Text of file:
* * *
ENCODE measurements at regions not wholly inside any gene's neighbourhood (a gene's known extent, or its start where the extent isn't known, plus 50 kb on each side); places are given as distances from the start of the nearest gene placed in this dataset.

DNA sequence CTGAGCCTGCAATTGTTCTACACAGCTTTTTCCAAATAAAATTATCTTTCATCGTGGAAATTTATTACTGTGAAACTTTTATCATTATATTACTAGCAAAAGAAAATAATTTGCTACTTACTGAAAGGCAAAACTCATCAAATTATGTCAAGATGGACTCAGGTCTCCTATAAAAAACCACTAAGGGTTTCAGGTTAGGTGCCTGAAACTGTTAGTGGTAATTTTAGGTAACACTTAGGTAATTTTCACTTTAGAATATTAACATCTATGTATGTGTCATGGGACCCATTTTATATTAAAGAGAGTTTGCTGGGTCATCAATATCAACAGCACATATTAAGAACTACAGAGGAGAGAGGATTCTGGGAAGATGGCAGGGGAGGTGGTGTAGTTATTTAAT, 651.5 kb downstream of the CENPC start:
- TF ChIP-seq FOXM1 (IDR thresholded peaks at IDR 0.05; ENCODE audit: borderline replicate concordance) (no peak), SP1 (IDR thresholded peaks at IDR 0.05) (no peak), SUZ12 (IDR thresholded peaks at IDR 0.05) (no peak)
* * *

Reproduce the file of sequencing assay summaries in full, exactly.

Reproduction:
ENCODE measurements at regions not wholly inside any gene's neighbourhood (a gene's known extent, or its start where the extent isn't known, plus 50 kb on each side); places are given as distances from the start of the nearest gene placed in this dataset.

DNA sequence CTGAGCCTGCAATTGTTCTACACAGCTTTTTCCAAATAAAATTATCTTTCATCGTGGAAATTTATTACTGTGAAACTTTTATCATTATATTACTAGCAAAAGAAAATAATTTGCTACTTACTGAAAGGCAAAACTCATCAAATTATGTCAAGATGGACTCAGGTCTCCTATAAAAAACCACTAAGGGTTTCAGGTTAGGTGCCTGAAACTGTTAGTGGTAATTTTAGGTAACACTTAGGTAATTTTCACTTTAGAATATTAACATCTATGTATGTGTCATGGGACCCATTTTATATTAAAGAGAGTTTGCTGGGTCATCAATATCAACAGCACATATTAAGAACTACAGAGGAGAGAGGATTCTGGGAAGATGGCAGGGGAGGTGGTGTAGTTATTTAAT, 651.5 kb downstream of the CENPC start:
- TF ChIP-seq FOXM1 (IDR thresholded peaks at IDR 0.05; ENCODE audit: borderline replicate concordance) (no peak), SP1 (IDR thresholded peaks at IDR 0.05) (no peak), SUZ12 (IDR thresholded peaks at IDR 0.05) (no peak)